(1-4) 

f. Industrial Arts Education 

g. Student Personnel Administration 
h. Supervision 

i. Vocational-Industrial Education 

(1-3) 



Education • 71 



Ed. 189-33. Workshop for Child Study Leaders. (2) 

June 26-July 5; Daily, 8:00-3:00; J-111. (Kurtz, Milhollan.) 

Ed. 189-35. Workshop on Application of Human Development Principles 
IN THE Classroom. (2) 

July 8-July 19; Daily, 8:00-3:00; J-111. (Milhollan.) 

Ed. 189-37. Workshop on Action Research in Human Development 
Education. (2) 

Aug. 5-Aug. 16; Daily, 8:00-3:00; J-111. (Kurtz.) 

Ed. 189-45. Principles of Behavior. (3) 

June 26-Aug. 2; Daily, 12:30-3:30; 00-225. (Ferster.) 

Ed. 189-49. Workshop on Analysis and Modification of Teaching Behavior. (3)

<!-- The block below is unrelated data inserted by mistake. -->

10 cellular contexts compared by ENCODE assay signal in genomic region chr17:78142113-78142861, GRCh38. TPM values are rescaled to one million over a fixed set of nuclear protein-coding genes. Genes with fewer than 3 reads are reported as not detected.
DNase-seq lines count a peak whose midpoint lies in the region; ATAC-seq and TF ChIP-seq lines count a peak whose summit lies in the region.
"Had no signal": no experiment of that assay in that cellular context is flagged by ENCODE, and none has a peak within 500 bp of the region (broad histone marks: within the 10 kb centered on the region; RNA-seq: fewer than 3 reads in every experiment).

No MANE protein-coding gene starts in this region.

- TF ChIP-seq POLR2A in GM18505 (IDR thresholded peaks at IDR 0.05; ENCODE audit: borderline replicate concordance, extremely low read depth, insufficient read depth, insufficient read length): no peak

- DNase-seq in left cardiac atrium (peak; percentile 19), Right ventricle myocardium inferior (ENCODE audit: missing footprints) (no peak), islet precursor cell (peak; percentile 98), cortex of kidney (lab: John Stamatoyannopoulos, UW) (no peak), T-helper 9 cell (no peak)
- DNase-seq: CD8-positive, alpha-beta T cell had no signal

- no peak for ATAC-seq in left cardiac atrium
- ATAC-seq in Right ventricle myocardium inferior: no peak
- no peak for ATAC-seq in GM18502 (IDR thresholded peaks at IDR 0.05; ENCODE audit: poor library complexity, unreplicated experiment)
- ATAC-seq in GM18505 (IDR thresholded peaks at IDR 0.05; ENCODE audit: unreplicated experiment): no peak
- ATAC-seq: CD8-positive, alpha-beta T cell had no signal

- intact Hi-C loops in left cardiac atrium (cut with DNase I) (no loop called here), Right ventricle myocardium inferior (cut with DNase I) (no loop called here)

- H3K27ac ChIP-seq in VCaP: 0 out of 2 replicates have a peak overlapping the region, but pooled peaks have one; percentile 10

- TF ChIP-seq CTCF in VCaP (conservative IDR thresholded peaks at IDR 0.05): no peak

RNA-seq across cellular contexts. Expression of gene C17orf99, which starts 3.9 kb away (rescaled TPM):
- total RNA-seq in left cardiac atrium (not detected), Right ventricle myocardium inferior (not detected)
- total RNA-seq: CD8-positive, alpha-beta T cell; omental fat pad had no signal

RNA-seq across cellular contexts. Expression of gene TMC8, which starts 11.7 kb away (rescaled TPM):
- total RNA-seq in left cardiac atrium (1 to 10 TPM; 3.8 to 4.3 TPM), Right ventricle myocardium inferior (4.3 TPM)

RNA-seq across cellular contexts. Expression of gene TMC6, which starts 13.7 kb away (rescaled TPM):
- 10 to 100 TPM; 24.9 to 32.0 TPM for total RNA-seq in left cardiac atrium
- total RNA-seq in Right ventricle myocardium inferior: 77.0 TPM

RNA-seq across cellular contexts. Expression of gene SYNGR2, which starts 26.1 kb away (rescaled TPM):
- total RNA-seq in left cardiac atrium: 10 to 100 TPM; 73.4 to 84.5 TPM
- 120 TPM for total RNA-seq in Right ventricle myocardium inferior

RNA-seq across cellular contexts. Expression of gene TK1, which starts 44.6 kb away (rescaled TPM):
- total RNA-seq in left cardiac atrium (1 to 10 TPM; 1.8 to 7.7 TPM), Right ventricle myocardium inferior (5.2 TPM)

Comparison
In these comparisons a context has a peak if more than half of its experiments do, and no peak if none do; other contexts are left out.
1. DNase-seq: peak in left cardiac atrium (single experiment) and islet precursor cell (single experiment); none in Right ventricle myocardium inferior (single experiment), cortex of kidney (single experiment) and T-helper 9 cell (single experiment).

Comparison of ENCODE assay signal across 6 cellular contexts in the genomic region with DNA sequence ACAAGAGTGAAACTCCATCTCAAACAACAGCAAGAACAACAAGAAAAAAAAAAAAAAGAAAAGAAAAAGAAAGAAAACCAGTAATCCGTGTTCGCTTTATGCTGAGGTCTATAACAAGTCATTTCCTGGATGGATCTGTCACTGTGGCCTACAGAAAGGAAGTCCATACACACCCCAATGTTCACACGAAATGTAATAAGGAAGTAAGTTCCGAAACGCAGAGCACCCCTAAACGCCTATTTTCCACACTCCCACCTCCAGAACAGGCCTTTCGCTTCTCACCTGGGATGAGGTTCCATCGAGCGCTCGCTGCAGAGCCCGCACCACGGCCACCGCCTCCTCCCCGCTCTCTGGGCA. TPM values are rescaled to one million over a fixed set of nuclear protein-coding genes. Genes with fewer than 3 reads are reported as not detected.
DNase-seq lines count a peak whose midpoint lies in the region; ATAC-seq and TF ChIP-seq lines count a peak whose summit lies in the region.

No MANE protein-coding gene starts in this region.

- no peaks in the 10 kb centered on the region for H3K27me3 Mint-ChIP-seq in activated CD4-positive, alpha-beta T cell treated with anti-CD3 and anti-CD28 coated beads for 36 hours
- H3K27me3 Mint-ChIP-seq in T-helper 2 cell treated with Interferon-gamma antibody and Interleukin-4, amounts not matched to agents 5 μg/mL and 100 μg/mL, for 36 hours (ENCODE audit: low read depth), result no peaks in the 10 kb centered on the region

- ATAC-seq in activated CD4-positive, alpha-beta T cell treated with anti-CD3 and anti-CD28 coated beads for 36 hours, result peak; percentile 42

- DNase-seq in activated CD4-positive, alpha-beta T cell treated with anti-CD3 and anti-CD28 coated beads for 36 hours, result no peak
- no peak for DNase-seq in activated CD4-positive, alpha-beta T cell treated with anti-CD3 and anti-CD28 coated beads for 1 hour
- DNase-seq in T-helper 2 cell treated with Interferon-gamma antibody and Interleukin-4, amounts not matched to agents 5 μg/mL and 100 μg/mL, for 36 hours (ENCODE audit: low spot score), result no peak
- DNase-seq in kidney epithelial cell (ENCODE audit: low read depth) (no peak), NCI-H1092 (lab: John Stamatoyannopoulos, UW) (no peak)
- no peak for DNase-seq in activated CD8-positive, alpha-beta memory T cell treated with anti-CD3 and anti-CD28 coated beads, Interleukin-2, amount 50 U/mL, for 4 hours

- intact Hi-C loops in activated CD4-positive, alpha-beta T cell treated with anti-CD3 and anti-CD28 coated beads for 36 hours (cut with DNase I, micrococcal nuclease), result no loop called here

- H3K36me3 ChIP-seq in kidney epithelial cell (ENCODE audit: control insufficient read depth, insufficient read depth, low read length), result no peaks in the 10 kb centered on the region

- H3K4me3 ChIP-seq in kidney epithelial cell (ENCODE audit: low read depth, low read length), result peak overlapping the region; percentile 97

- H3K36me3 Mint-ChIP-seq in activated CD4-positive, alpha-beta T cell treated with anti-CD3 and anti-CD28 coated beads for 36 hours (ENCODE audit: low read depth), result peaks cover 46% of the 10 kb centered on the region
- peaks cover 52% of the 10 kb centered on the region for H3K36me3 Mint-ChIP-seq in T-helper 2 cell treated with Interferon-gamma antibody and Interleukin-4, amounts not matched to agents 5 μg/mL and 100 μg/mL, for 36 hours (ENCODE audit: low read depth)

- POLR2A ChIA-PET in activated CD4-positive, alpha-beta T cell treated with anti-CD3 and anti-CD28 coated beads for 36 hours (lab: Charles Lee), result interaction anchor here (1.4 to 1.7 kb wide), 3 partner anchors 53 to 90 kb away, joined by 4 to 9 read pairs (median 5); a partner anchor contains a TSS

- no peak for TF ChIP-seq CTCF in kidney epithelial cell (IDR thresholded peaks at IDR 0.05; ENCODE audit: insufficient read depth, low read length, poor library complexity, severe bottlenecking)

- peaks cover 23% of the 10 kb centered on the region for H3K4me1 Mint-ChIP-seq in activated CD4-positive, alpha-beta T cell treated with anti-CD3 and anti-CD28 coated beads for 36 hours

June 26-JuIy 12; Daily, 9:30-3:30; J-131. (Young.) 

Ed. 189-53. Educators Workshop on Automatic Data Processing. (6) 

July 26-Aug. 2; Daily, 9:00-3:30; J-131. (Staff.) 

Ed. 189-57. Workshop on Team Teaching. (3) 

June 26-July 12; Daily, 9:30-3:30; J-134. (Funaro.) 

Ed. 189-67. Workshop on Vocational Education. (1) 

Section 1— June 26-Aug. 9; W, 9:30; P-127. (Staff.) 

Section 2— June 26-Aug. 9; W, 1:30; P-306. (Staff.) 

Ed. 189-69. Trade Advancement Workshop. (1-6) 

June 27-Aug. 11; M.T.Th.F., Arranged. (Beatty.) 

Ed. 189-73. European Travel Seminar. (6) 

June 26-Aug. 9. (O'Neil.) 

Ed. 189-76. Music Repertoire in the School Curriculum. 

June 26-Aug. 2; Daily, 12:30; NN-202. (May.) 

Typewriting Laboratory. (0) 

June 26-Aug. 2, Daily, 8:30; Q-7. (O'Neill.) 

Ed. 202. The Junior College. (3) 

June 26-Aug. 2; Daily, 9:30; J-150. (Kelsey.) 

Ed. 203. Problems in Higher Education. (3) 

June 26-Aug. 2; Daily, 8:00; 00-223. (Kelsey.)